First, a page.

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Accessibility CSS HTML Web

Always Use <main>

Confession time. Do you need to make accessibility a higher priority in your work?

I know I do. Over the last several months, I’ve made a big push to learn more about the core technologies that make the web accessible to everyone. But, I still need to do way more in the area of accessibility.

Too many websites, some of my own 😳, lack(ed) the fundamental building blocks of accessible design. Often we will claim “the budget” or “the scope” does not include accessibility “enhancements”. However, I’ll be the first to confess the real reason is usually laziness or the mindset of “it doesn’t affect me”.

We must remember that accessibility is not about coding. Accessibility is really about the deeper things we teach our children: love, kindness, generosity, hope, and empathy.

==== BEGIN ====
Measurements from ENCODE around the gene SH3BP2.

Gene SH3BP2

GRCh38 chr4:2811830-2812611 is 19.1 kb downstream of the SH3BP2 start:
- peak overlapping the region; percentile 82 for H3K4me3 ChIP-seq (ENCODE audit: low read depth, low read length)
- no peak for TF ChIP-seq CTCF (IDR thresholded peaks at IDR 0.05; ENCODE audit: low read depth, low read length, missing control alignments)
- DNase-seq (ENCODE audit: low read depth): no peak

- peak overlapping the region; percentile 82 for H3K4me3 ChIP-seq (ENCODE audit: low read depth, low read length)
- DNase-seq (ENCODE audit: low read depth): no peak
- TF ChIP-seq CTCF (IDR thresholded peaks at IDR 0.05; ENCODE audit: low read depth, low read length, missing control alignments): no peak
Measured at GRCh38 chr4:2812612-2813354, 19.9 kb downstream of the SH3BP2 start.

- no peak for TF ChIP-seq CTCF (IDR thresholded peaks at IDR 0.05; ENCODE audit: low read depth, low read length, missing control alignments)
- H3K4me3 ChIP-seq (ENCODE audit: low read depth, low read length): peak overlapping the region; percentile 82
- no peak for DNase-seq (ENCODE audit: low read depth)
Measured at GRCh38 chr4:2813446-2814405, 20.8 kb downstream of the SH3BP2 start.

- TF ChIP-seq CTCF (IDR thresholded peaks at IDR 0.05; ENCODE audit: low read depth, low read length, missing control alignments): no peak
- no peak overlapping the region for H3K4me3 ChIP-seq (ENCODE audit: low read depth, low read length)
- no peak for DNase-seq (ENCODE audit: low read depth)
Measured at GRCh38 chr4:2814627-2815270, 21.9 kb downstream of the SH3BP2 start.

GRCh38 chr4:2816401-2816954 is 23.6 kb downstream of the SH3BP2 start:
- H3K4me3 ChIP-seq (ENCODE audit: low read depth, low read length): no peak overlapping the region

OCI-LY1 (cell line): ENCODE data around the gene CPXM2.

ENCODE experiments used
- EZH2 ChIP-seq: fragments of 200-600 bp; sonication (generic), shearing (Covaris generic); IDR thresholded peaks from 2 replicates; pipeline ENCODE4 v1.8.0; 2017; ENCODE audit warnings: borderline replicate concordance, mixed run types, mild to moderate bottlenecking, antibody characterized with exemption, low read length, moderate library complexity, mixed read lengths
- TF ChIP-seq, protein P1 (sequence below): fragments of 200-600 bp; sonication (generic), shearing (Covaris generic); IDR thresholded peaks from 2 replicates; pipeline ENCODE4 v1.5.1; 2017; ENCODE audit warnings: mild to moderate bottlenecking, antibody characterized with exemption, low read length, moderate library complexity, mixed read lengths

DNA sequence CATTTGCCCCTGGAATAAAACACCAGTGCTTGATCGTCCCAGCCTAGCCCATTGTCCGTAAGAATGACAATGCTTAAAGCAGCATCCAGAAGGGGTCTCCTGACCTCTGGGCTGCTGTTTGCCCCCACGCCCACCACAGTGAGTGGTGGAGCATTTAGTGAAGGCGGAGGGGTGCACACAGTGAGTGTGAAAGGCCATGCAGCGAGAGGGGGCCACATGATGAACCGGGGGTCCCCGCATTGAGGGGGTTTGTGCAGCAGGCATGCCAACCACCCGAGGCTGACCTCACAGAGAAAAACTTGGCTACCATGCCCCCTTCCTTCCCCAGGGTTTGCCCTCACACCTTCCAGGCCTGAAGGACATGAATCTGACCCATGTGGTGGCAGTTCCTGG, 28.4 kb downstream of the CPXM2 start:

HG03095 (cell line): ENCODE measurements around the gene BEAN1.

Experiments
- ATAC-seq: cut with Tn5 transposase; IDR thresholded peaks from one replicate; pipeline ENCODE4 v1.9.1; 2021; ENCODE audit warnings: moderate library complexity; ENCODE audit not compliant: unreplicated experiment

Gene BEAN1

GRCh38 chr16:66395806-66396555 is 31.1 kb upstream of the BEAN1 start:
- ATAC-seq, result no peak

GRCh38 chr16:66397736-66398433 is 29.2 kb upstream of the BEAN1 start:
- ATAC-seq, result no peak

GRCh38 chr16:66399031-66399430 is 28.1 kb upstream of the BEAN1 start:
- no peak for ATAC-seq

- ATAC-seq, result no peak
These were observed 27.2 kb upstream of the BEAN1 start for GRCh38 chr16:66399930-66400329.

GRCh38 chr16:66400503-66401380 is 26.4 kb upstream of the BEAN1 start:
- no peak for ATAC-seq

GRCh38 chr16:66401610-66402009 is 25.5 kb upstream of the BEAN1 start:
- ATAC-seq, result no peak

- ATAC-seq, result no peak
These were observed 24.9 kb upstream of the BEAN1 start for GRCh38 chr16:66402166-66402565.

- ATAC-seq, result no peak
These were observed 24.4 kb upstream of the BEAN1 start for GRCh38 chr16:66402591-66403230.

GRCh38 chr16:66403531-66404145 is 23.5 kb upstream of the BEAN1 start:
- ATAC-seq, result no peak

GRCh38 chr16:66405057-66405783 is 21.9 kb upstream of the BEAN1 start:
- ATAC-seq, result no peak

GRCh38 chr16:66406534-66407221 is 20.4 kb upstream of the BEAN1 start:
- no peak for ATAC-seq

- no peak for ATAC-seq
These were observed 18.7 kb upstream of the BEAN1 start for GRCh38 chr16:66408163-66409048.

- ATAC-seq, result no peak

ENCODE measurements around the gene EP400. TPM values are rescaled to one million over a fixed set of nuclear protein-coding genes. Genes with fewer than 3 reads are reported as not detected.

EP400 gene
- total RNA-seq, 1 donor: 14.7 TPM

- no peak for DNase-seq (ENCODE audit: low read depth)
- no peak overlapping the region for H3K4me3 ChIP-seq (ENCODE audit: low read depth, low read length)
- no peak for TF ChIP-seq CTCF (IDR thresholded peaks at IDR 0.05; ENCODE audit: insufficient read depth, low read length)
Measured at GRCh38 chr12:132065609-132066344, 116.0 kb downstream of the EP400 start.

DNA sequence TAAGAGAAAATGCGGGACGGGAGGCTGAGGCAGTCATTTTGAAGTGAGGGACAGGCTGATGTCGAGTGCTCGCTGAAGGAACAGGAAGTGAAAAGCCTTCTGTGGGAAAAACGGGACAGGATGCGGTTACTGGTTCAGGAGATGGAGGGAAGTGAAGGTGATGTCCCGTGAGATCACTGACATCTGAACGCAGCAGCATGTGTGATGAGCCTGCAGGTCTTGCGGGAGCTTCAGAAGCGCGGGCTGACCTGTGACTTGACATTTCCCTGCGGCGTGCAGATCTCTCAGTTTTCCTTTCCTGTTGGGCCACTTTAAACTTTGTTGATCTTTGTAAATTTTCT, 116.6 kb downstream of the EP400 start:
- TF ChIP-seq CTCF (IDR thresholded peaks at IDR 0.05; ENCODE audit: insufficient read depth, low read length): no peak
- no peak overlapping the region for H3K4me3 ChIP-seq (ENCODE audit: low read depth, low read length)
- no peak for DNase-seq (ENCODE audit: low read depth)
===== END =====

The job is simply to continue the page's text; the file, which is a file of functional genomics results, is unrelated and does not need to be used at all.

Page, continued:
In the end, accessibility starts with our belief system, not code. So, lets practice love and empathy moving forward.

To get us started, here is a low-hanging-fruit list I think encapsulates the accessibility work we neglect most:

  • Not taking the time to add CSS proper hover, focus, and active states to interactive elements.
  • Ignoring the need to test colors for accessibility.
  • “Forgetting” to add ALT text to <img> tags.
  • Because we don’t take the time to consider semantics HUGE overuse of <div> tags.
  • Hiding elements on the page that screenreaders should be able to access.
  • Not marking up forms properly with input labels and ARIA attributes.
  • Adding keyboard access to everything.

I want to ask this one thing of you.

Take some time and think about your own habits and make your own list. Start a small list like the one I’ve shared. Make it a goal to increase your love, kindness, generosity, hope, and empathy for those with disabilities and those who are impaired at any level.

To help us get started I have a simple takeaway: Always use the <main> tag. Adding the tag is easy and can move us toward the goal.